Using your same logic, one could just as well say that we store (1200-2000 calories) as glycogen within our muscles and liver..it's proof we're sugar burners!

We burn sugar when it's conducive to X activity, and we burn fat when it's conducive to Y activity. Try burning fat when sprinting. You simply CANNOT. You burn fat after sprinting though.

2336245491a87ee15d4fb8f8f8283909

(1173)

on July 15, 2012
at 04:28 AM

I'm another one who trains best fasted, regardless of the intensity or duration of the workout.

Aa5154ef908fc4a5c255c552f32e334e

(256)

on July 15, 2012
at 03:38 AM

Funny.... I am a marathon runner and I train in a fasted state since going paleo!!! I have more energy in a fat burning mode ( fasted, no carb load) than when I train carbed up. This includes sprint work..... I ALWAYS have more energy and can do 4 more sets of hill sprints when i am fasted versus carbed up.

3a9d5dde5212ccd34b860bb6ed07bbef

(1782)

on July 15, 2012
at 03:36 AM

I understand this, but I'm saying that high intensity exercise demands glucose, regardless if you are consuming it from food or not- it will get it. So in that sense, we're all sugar burners too.

C45d7e96acd83d3a6f58193dbc140e86

on July 15, 2012
at 03:17 AM

Problem is even the most highly trained individual has a very limited capacity for stored glycogen, and except what is stored in the liver, which is only about 100g or less, the rest is muscle specific and can't be shared with any other muscle. Fat doesn't work that way. Even myself with 5% bodyfat has roughly 28,000 kcal in stored energy.

3a9d5dde5212ccd34b860bb6ed07bbef

(1782)

on July 15, 2012
at 04:31 AM

I train well fasted too, but if you're doing high intensity work though I am still burning glucose. Glycolitic activity must use glucose to convert to pyruvate.

32f5749fa6cf7adbeb0b0b031ba82b46

(41747)

on July 15, 2012
at 05:25 AM

The question is then, why do we store unlimited fat, but a small reserve of glucose?

2336245491a87ee15d4fb8f8f8283909

(1173)

on July 15, 2012
at 04:29 AM

I fast 18 hours a day and don't like training during the eating window...

1c67bc28f4e44bbb8770b86df0463df3

(6719)

on July 15, 2012
at 06:43 PM

You train better fasted because your body has a higher amount of CORTISOL (the 'dreaded' stress hormone) circulating. Its a good thing though! Want to see a hot mess? take some cortisol blockers prior to doing anything very heavy. Actually, dont, you would hurt yourself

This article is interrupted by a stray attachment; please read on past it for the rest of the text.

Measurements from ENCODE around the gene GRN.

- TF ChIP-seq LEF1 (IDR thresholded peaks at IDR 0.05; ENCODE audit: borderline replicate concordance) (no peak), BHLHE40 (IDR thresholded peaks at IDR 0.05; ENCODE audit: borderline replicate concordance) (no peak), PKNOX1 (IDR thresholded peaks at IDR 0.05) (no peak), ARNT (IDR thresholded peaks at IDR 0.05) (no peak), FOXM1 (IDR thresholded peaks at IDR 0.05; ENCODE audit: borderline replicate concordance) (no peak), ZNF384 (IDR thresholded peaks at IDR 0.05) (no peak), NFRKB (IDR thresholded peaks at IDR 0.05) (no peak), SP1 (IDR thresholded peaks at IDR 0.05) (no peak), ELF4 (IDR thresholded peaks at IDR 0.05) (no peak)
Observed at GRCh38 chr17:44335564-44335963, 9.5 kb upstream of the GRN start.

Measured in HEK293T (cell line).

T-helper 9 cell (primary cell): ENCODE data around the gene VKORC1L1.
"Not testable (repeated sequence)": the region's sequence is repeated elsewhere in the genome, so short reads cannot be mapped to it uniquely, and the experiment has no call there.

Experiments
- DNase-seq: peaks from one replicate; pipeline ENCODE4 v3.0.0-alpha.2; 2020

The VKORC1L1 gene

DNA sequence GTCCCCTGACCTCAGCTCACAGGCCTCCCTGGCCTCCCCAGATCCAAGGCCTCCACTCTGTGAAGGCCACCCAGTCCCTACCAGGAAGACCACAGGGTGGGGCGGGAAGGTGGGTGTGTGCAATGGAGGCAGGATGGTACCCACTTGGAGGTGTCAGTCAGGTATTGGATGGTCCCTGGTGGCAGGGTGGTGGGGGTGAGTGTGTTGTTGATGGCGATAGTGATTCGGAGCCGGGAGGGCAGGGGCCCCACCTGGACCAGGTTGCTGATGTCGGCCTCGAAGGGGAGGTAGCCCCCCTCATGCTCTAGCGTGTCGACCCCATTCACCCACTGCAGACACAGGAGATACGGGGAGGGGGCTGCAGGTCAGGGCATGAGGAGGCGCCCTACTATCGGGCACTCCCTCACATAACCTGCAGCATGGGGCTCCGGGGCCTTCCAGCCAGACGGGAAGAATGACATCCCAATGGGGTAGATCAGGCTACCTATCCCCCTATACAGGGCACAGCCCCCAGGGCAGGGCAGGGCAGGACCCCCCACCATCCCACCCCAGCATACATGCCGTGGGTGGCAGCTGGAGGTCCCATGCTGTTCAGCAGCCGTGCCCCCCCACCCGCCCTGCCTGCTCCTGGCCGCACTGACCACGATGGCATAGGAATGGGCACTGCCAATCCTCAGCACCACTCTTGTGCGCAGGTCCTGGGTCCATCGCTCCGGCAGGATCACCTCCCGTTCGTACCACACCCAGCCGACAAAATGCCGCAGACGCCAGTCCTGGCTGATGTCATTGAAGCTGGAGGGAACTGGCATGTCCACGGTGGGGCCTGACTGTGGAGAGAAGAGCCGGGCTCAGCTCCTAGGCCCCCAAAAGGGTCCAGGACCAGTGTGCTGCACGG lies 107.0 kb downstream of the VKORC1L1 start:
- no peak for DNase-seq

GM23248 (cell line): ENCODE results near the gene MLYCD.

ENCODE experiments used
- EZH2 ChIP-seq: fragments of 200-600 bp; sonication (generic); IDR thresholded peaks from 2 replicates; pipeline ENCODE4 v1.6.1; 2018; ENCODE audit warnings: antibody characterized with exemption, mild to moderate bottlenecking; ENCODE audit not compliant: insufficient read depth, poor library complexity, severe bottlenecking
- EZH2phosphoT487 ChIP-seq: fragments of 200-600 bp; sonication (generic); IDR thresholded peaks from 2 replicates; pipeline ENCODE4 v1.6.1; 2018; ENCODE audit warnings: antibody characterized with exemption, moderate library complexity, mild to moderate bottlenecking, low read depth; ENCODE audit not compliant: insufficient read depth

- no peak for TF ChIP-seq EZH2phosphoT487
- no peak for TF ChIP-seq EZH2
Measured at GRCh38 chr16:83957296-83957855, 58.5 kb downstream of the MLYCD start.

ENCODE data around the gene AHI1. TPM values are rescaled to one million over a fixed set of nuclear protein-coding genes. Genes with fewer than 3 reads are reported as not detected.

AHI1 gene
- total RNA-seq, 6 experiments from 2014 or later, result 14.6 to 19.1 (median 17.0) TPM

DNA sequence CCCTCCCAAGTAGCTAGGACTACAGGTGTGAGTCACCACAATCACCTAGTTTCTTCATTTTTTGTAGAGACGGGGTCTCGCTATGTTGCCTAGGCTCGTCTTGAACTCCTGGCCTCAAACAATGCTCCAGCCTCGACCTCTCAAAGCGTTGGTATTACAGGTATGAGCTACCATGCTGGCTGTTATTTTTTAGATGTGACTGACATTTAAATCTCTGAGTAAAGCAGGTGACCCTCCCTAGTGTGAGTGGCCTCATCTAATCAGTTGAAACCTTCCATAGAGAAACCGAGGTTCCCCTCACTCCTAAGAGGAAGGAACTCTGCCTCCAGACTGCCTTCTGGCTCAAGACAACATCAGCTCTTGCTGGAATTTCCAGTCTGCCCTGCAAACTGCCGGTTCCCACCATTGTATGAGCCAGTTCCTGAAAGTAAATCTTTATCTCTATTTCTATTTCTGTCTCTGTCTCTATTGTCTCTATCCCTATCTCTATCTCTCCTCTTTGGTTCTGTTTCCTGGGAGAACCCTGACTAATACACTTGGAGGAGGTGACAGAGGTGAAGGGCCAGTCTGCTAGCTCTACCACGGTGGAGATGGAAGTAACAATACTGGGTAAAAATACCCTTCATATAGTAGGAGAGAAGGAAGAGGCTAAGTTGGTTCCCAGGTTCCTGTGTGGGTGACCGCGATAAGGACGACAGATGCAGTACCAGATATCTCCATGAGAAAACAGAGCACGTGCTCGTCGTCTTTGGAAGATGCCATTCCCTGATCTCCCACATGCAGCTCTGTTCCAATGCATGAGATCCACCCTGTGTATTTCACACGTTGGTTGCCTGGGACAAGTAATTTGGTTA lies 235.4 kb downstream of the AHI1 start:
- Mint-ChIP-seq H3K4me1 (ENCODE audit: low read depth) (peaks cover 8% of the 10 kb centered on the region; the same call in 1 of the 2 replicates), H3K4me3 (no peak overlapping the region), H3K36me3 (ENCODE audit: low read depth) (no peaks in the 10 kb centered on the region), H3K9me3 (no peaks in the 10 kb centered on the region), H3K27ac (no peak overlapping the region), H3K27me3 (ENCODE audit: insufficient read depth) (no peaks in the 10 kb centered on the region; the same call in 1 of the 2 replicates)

C45d7e96acd83d3a6f58193dbc140e86

on July 15, 2012
at 02:16 PM

I also train fasted quite well. Yes we burn both, but MOST of our activity can be fueled by fat. You should read Peter Attia's self experiments on high intensity performance over at eatingacademy.com where he measures fat burning at different intensities, and even at 85% of max, he is still burning mostly fat, because he is adapted.

4
2336245491a87ee15d4fb8f8f8283909

(1173)

on July 15, 2012
at 04:37 AM

Your body gets the glucose it needs regardless of if you eat carbs or not...amino acids, lactate and glycerol...yep, even from fat.

96440612cf0fcf366bf5ad8f776fca84

(19473)

on July 15, 2012
at 07:03 PM

Well, glucose from aminos (or muscle cells) as gluconeogenesis for red blood cells and certain types of nerves, and the rest of the body runs off ketones.

3
A2c38be4c54c91a15071f82f14cac0b3

(12672)

on July 15, 2012
at 07:53 AM

That is one hypothesis. There are other theories on why we store energy as fat, a common one being that fat is more energy dense than carbs and this means more efficient energy storage.

If you want to evaluate this theory on the basis of species adaptation, look at other animals; it's pretty common for fat to be the basis of energy storage in the body regardless of the macronutrient content of the animal's natural diet. I'm currently not aware of a species that stores excess carbs (or other macros) as huge amounts of glycogen or another carbohydrate storage polymer, though there could be.

Fat could be the preferred energy substrate, but such an observation is not proof. It leads to a hypothesis, which can then be tested. But it's not proof.

2
81fca18329e68e227cdfef3857bfef96

(1320)

on July 15, 2012
at 05:33 AM

1 gram of fat = 9 calories 1 gram of carbs = 4 calories 1 gram of protein = 4 calories

Fat has more energy per gram than the other macros. It makes more sense to store fat as a reserve energy source for this reason. Healthy BF% levels are from 10% to 25% for Men (up to 30% for women). This means a person weighing 150 pounds with 20% BF is carrying approximately 30 pounds of 'dead' weight as energy. To carry the same energy in another macro form would require 67.5 pounds or an additional 37.5 pounds of 'dead' weight. I imagine this would put you at a disadvantage when you are running from a tiger on the serengeti. :)